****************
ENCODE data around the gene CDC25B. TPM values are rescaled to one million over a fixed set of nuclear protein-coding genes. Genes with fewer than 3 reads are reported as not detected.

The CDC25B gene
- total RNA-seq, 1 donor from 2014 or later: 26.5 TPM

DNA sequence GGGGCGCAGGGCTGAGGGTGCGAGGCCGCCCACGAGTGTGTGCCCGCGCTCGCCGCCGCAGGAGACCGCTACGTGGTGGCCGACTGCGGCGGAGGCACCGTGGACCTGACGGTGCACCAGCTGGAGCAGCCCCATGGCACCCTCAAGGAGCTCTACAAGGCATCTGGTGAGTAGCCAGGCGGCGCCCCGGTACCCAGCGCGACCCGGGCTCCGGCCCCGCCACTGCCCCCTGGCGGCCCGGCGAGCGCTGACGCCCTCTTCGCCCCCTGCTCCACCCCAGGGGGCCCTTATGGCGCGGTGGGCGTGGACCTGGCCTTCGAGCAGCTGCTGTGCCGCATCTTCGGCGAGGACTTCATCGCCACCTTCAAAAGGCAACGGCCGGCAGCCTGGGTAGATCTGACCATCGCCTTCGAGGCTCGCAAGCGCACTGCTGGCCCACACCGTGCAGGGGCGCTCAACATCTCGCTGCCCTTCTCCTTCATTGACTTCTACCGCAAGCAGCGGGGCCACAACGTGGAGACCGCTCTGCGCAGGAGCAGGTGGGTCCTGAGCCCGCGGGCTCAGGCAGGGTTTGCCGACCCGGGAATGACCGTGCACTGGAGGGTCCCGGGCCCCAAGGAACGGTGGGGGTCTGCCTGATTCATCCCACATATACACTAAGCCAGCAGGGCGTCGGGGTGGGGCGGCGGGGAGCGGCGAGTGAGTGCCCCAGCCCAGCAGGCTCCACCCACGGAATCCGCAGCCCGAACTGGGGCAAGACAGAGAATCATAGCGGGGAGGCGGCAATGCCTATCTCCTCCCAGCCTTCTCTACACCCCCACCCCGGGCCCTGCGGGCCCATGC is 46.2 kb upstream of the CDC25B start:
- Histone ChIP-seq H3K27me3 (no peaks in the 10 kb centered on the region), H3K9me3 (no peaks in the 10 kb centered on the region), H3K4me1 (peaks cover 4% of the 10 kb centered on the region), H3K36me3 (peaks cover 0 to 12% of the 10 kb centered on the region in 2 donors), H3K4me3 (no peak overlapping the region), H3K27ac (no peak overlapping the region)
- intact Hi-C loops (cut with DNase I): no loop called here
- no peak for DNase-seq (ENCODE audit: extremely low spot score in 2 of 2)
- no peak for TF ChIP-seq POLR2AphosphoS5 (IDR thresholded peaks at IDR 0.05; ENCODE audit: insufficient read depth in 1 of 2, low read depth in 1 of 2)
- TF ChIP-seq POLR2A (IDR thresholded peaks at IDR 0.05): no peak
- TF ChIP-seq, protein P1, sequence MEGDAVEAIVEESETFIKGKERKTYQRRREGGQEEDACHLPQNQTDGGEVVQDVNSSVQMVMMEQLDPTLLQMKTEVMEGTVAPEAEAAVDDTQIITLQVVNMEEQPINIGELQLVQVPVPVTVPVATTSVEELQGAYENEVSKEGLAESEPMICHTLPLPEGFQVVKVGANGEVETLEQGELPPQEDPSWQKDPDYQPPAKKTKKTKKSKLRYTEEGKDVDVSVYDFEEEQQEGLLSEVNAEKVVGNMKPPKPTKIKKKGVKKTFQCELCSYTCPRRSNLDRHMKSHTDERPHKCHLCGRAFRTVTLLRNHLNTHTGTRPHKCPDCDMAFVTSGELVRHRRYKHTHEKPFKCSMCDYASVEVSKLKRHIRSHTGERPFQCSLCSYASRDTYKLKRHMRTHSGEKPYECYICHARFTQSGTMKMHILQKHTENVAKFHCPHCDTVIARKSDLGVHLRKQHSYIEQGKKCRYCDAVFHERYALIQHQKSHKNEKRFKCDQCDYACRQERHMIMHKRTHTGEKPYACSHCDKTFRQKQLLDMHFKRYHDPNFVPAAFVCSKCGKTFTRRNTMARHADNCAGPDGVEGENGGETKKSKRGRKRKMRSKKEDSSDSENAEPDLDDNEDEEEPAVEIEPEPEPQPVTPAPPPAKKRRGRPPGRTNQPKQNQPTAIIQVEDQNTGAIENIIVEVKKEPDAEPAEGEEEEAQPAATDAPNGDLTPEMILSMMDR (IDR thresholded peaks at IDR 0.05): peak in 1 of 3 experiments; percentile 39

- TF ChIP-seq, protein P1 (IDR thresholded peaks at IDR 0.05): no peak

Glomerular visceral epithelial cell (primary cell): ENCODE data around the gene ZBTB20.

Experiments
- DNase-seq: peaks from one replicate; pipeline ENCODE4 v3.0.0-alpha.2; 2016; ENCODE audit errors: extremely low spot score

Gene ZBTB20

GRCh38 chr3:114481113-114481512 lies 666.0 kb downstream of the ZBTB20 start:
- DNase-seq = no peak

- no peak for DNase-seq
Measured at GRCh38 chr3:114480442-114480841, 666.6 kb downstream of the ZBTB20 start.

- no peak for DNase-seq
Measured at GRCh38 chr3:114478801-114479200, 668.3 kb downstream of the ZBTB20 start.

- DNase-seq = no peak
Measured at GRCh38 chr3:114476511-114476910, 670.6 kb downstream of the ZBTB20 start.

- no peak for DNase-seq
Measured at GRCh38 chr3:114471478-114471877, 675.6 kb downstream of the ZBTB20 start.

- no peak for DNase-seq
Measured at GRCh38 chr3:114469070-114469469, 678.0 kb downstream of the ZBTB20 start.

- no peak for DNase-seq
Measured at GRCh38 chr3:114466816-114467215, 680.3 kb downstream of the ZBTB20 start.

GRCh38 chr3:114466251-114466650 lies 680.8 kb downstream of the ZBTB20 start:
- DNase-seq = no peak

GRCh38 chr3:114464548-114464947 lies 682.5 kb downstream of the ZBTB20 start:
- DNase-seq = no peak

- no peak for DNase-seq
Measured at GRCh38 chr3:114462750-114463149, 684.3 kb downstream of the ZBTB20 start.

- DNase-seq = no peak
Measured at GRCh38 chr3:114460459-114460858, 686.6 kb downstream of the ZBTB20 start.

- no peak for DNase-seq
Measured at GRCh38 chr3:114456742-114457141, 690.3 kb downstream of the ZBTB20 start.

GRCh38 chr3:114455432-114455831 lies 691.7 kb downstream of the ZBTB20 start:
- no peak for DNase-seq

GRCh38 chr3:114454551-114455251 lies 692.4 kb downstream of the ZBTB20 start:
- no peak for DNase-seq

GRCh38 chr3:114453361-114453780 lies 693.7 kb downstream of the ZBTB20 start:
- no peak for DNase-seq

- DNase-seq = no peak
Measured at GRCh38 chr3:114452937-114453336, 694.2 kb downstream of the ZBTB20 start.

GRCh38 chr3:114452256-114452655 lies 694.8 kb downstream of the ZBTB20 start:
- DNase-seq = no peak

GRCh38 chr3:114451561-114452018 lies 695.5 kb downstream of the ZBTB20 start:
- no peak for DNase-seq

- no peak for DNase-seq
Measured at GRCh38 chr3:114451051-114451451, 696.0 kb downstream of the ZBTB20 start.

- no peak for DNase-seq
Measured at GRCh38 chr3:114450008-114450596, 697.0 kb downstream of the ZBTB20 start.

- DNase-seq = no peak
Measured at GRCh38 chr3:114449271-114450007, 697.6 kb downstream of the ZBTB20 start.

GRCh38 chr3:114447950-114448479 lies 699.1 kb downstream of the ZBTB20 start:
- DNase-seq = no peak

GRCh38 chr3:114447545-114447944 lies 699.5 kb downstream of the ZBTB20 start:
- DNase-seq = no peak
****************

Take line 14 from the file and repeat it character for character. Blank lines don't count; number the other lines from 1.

- DNase-seq: peaks from one replicate; pipeline ENCODE4 v3.0.0-alpha.2; 2016; ENCODE audit errors: extremely low spot score